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Tourism (Jura)

Question Time — Scottish Executive — Education and Young People, Tourism, Culture and Sport – in the Scottish Parliament at 2:00 pm on 16th September 2004.

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Photo of Colin Fox Colin Fox SSP 2:00 pm, 16th September 2004

To ask the Scottish Executive whether it has considered the tourist potential of Jura as the location where George Orwell wrote "Nineteen Eighty-Four". (S2O-3158)

Photo of Frank McAveety Frank McAveety Labour

I always found George Orwell's book to be an interesting examination of totalitarianism and absolutism in politics. I am sure that, as he is a libertarian socialist like me, Colin Fox shares my view.

The Argyll, the Isles, Loch Lomond, Stirling and Trossachs tourist board—which is a mouthful in itself—is responsible for the promotion of Jura. The board recognises the significance of George Orwell's connection to the island of Jura and its value to tourism in the area. In addition to marketing activities that are being undertaken by Jura's marketing group, Orwell will feature significantly in the proposed Jura discovery centre. Its website, which is under development, will include a section on famous people with a link to the island, including Orwell.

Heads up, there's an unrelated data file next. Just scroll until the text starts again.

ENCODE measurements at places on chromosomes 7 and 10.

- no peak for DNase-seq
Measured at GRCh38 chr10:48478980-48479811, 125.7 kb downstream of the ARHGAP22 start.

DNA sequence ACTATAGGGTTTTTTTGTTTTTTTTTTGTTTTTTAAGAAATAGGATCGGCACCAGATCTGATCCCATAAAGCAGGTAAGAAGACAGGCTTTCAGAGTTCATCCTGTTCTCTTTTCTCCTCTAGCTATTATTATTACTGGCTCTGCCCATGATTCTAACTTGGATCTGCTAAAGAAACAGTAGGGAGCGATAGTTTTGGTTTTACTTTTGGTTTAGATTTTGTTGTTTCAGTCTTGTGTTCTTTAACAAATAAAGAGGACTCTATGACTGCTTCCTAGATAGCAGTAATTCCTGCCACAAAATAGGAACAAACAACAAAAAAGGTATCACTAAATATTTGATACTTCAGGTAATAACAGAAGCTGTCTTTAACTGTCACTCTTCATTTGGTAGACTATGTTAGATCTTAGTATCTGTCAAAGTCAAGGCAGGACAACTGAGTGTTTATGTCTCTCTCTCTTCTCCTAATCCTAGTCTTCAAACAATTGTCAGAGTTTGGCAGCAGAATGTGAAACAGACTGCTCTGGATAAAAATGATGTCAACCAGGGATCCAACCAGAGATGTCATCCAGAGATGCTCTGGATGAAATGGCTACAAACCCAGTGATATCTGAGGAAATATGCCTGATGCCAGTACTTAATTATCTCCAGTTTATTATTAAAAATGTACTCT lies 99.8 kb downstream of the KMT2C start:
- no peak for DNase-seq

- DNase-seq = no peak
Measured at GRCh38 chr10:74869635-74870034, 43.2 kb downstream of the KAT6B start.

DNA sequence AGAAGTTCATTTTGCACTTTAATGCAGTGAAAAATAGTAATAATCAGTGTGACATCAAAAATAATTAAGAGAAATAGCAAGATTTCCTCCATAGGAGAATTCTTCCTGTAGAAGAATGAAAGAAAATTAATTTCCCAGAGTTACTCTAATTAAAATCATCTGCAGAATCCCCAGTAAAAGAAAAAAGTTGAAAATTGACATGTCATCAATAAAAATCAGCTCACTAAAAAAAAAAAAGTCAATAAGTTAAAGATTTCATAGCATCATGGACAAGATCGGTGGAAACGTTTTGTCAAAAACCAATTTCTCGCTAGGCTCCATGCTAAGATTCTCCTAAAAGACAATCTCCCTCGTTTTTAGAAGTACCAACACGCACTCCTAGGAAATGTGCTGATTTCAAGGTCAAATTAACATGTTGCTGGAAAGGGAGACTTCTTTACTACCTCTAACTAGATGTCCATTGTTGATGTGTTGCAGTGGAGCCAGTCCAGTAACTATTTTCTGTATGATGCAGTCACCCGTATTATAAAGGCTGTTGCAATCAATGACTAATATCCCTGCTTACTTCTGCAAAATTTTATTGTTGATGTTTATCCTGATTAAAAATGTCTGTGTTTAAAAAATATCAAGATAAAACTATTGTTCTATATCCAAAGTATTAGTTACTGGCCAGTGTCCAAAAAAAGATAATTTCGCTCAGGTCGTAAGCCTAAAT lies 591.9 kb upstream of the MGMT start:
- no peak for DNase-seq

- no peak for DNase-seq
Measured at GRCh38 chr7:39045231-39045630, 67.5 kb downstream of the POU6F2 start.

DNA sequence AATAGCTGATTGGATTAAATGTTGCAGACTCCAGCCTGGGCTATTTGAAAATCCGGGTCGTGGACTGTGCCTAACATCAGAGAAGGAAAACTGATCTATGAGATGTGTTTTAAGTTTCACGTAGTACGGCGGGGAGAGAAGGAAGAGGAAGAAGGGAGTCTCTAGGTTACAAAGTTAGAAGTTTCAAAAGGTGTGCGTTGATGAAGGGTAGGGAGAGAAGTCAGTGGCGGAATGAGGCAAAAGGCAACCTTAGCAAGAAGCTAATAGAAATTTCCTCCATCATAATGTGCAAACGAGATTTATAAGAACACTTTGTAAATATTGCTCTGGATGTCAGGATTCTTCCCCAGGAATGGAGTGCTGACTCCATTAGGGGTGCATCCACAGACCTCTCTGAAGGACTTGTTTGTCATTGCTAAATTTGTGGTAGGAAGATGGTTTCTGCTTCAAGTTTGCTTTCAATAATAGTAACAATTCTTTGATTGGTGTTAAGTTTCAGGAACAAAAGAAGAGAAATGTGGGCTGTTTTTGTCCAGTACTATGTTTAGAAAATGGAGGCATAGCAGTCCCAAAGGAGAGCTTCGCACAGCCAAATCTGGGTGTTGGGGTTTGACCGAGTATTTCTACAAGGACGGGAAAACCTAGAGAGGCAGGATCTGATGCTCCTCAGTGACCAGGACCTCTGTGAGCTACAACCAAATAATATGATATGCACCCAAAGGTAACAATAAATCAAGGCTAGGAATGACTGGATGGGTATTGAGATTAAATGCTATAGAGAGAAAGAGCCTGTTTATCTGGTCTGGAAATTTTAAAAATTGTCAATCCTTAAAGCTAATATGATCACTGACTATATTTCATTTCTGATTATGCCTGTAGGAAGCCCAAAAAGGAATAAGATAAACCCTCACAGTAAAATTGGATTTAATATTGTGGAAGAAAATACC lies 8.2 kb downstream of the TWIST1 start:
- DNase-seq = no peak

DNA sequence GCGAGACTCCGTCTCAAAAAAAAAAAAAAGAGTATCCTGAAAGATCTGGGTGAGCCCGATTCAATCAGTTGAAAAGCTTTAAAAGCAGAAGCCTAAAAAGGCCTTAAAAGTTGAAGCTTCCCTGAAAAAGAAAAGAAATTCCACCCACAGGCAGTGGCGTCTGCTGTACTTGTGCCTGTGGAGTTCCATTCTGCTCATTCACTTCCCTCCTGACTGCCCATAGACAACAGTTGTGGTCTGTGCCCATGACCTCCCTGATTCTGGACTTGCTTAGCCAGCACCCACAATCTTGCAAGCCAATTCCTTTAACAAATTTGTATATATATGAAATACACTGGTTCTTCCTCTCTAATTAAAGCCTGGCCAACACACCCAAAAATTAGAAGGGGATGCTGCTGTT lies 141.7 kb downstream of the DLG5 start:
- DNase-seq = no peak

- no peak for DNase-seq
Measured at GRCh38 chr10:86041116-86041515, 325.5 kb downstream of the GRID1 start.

Photo of Colin Fox Colin Fox SSP

Having trekked to the Barnhill site on Jura, I know how difficult it is to visit it, so I welcome the minister's answer. I hope that he will take the opportunity to press VisitScotland on its plans to tap into what I believe is an enormous potential for cultural tourism connected to sites in Scotland. I am thinking not only of Orwell in Jura but the Grassic Gibbon Centre in Kincardine and so on. Will he press with VisitScotland the case not just for Orwell, but for Lewis Grassic Gibbon and others?

Photo of Frank McAveety Frank McAveety Labour

I thank the member for that contribution. In the past couple of months, I visited the Grassic Gibbon Centre in Kincardineshire, which is a positive development. Any way in which we can maximise the contribution that writers, intellectuals and creators have made to our understanding of society would be beneficial. That is why, as well as supporting Jura, we are committed to exploring the option of world city of literature being awarded to Edinburgh through the United Nations Educational, Scientific and Cultural Organisation and will press the case over the coming period. I acknowledge the contribution that such individuals and writers can make to our understanding of a place and its people.